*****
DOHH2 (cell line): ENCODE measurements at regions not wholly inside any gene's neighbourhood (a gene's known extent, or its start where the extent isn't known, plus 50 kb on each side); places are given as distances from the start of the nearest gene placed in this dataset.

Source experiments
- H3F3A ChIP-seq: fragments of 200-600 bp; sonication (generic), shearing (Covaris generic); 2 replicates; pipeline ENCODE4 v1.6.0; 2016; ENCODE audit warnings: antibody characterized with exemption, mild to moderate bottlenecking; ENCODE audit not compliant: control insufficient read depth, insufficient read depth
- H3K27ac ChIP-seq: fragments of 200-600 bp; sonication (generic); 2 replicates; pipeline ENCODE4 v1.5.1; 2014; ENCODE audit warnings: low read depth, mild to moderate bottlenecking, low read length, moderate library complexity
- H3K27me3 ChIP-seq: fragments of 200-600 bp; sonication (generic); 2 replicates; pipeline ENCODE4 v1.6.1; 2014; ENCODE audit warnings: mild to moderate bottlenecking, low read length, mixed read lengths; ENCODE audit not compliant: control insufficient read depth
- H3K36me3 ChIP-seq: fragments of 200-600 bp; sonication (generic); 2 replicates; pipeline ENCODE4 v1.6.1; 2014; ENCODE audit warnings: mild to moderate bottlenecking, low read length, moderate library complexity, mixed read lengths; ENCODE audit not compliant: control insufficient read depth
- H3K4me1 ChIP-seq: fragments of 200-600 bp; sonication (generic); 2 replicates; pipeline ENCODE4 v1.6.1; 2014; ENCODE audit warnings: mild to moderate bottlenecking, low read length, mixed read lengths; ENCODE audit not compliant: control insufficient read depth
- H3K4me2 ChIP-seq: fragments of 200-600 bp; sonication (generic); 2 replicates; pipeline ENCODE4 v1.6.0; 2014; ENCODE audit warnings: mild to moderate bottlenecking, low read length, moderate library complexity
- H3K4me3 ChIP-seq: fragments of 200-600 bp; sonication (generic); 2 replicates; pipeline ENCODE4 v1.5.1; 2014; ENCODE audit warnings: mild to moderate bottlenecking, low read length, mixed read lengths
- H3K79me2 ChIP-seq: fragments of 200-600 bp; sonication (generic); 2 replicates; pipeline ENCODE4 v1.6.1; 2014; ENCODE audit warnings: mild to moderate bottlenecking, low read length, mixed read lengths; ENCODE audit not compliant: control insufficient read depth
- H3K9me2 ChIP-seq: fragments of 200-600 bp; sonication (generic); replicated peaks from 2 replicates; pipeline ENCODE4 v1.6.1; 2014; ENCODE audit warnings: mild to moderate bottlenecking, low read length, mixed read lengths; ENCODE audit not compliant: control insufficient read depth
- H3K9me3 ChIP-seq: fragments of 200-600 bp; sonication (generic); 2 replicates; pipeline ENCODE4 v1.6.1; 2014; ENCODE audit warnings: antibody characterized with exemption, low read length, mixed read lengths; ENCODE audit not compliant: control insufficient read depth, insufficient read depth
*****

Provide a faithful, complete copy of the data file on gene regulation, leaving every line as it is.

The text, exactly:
DOHH2 (cell line): ENCODE measurements at regions not wholly inside any gene's neighbourhood (a gene's known extent, or its start where the extent isn't known, plus 50 kb on each side); places are given as distances from the start of the nearest gene placed in this dataset.

Source experiments
- H3F3A ChIP-seq: fragments of 200-600 bp; sonication (generic), shearing (Covaris generic); 2 replicates; pipeline ENCODE4 v1.6.0; 2016; ENCODE audit warnings: antibody characterized with exemption, mild to moderate bottlenecking; ENCODE audit not compliant: control insufficient read depth, insufficient read depth
- H3K27ac ChIP-seq: fragments of 200-600 bp; sonication (generic); 2 replicates; pipeline ENCODE4 v1.5.1; 2014; ENCODE audit warnings: low read depth, mild to moderate bottlenecking, low read length, moderate library complexity
- H3K27me3 ChIP-seq: fragments of 200-600 bp; sonication (generic); 2 replicates; pipeline ENCODE4 v1.6.1; 2014; ENCODE audit warnings: mild to moderate bottlenecking, low read length, mixed read lengths; ENCODE audit not compliant: control insufficient read depth
- H3K36me3 ChIP-seq: fragments of 200-600 bp; sonication (generic); 2 replicates; pipeline ENCODE4 v1.6.1; 2014; ENCODE audit warnings: mild to moderate bottlenecking, low read length, moderate library complexity, mixed read lengths; ENCODE audit not compliant: control insufficient read depth
- H3K4me1 ChIP-seq: fragments of 200-600 bp; sonication (generic); 2 replicates; pipeline ENCODE4 v1.6.1; 2014; ENCODE audit warnings: mild to moderate bottlenecking, low read length, mixed read lengths; ENCODE audit not compliant: control insufficient read depth
- H3K4me2 ChIP-seq: fragments of 200-600 bp; sonication (generic); 2 replicates; pipeline ENCODE4 v1.6.0; 2014; ENCODE audit warnings: mild to moderate bottlenecking, low read length, moderate library complexity
- H3K4me3 ChIP-seq: fragments of 200-600 bp; sonication (generic); 2 replicates; pipeline ENCODE4 v1.5.1; 2014; ENCODE audit warnings: mild to moderate bottlenecking, low read length, mixed read lengths
- H3K79me2 ChIP-seq: fragments of 200-600 bp; sonication (generic); 2 replicates; pipeline ENCODE4 v1.6.1; 2014; ENCODE audit warnings: mild to moderate bottlenecking, low read length, mixed read lengths; ENCODE audit not compliant: control insufficient read depth
- H3K9me2 ChIP-seq: fragments of 200-600 bp; sonication (generic); replicated peaks from 2 replicates; pipeline ENCODE4 v1.6.1; 2014; ENCODE audit warnings: mild to moderate bottlenecking, low read length, mixed read lengths; ENCODE audit not compliant: control insufficient read depth
- H3K9me3 ChIP-seq: fragments of 200-600 bp; sonication (generic); 2 replicates; pipeline ENCODE4 v1.6.1; 2014; ENCODE audit warnings: antibody characterized with exemption, low read length, mixed read lengths; ENCODE audit not compliant: control insufficient read depth, insufficient read depth